In 1791, when the crew of a Spanish ship became the first Europeans to set their eyes upon this same Sound, and the steep forest-covered islands, fjords and mainland mountains that frame it, the sea was literally teaming with marine life. The Spanish Captain, Francisca de Eliza named it Boca del Carmelo, presumably in reference to the biblical Mt. Carmel in Israel.

One year later a British ship under the command of Captain George Vancouver arrived and an officer offered up the name Howe Sound after Admiral James Howe. This name stuck.

Captains de Eliza and Vancouver would both have encountered the Coast Salish First Nations who had occupied the islands, mainland bays and uplands of this region for thousands of years. These First Nations lived in an abundance of rich seafood, surrounded by waters teaming with migrating runs of salmon and ocean-going trout numbering in the many millions of fish per year.

This extraordinary bounty of salmon, along with herring, cod, rockfish, and many other species of fish and invertebrates, attracted Pacific Humpback, Grey, Minke, Right and Sperm Whales. Orcas, White-Sided Dolphins, Harbor Seals, Harbor Porpoises, Dall’s Porpoises, and Stellar Sea Lions also plied the waterways, while River Otters foraged in the estuaries seeking fish, crustaceans, and amphibians.

A friendly Harbor Seal in Fisherman’s Cove.

A friendly Harbor Seal in Fisherman’s Cove.

Millions of resident and migrating seabirds, including cormorants, scoters, swans, ducks and geese, occupied and foraged the estuaries and shorelines as well. During the salmon spawning season Bald Eagles numbering in the thousands, and representing perhaps the largest congregation in North America, would perch on trees and sandbars along the rivers. On the ocean shores and along the rivers, Grizzly and Black Bears, as well as Timber Wolves, joined in the feast.

An Abundance of Natural Bounty
Supported by the abundance of ocean bounty, robust populations of Blacktail Deer and Roosevelt Elk, and graced by the mild winter climate that characterizes the region, small groups of adventuresome Europeans settled, worked on their homesteads, had families, and began to build their new lives in the area, coexisting in relative harmony with Nature.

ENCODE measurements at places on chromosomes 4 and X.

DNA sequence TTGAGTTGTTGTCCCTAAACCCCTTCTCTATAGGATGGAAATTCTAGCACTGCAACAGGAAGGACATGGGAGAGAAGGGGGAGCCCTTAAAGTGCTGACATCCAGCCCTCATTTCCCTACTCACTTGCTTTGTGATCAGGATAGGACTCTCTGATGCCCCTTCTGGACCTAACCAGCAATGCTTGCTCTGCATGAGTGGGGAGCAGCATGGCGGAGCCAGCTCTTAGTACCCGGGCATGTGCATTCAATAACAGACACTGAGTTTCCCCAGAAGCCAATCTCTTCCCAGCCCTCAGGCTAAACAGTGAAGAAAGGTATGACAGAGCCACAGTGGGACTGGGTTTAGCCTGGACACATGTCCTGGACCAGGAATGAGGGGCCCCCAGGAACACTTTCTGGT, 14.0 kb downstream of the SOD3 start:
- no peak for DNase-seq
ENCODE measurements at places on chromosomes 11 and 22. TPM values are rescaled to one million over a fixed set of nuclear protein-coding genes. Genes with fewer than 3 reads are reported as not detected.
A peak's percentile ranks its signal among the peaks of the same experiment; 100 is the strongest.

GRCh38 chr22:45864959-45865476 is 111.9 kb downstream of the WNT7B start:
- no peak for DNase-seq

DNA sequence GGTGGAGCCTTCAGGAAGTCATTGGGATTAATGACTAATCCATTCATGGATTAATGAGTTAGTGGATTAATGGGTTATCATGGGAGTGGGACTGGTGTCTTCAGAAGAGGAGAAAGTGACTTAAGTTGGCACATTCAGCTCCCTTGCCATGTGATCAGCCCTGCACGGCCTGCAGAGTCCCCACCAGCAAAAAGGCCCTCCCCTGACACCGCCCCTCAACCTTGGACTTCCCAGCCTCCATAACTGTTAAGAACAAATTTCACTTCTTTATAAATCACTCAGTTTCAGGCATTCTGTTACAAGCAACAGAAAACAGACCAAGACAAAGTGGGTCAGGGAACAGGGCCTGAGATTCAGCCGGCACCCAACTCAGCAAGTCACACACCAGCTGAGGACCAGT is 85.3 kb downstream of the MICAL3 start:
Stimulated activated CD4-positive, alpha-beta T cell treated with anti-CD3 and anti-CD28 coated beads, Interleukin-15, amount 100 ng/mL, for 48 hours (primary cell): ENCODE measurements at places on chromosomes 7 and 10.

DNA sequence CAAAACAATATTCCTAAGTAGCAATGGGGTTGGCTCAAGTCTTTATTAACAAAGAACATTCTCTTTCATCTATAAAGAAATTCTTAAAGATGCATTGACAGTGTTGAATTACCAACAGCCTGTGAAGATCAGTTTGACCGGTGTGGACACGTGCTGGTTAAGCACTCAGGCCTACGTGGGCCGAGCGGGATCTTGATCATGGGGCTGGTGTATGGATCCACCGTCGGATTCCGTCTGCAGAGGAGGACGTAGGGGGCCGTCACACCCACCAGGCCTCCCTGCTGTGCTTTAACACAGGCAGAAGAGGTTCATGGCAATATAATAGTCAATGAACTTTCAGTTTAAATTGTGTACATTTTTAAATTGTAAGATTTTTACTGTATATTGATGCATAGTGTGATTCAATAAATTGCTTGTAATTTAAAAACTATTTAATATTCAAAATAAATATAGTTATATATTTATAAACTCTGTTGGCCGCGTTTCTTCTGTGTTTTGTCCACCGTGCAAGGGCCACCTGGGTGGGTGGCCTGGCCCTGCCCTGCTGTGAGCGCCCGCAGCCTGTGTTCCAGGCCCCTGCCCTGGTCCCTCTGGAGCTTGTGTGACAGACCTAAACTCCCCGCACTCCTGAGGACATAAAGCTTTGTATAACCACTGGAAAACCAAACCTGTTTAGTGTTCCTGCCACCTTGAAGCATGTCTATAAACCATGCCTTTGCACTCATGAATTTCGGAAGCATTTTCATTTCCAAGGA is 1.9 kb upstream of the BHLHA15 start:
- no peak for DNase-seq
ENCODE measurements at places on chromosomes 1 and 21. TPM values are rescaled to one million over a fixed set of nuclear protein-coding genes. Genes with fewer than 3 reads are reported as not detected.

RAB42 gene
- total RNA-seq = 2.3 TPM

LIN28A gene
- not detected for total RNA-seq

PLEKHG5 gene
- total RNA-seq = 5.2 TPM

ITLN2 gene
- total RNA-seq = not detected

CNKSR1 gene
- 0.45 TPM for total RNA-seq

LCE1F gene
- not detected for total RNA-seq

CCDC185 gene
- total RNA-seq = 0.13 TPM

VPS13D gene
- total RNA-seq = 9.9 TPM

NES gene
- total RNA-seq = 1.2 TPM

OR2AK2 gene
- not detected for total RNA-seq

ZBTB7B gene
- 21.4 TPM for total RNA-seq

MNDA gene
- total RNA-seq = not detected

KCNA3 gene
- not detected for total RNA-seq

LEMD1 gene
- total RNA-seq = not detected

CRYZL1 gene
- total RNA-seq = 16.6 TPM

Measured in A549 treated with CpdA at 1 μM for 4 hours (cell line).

The early phase of the area’s settlement was built entirely upon the area’s biological bounty. Lands rich with furbearing mammals drew trappers, while countless runs of migrating salmon headed to nearby spawning rivers drew fisherman, and the region’s unique endowment of forests attracted loggers from around the world. The regenerative capacity of the ecosystems had not been exceeded, and the Europeans and First Nations lived side by side sharing the natural resources of their new and traditional homes.

Harmony and Balance be Gone
However this balance was to be disrupted. It began with the discovery of gold in the Squamish River and areas to the north, which attracted throngs of fortune-seekers from afar. The impacts of the gold discovery and the influx of newcomers it catalyzed were transitory in this region, however the discovery and exploitation of other minerals in the nearby mountains that framed the Sound would disrupt the ecology of the area for a very long time, perhaps forever.

Lions Peak of the mineral-rich Coast Mountain Range bordering Howe Sound.

Lions Peak of the mineral-rich Coast Mountain Range bordering Howe Sound. Photo Credit: Jessica Haydahl Richardson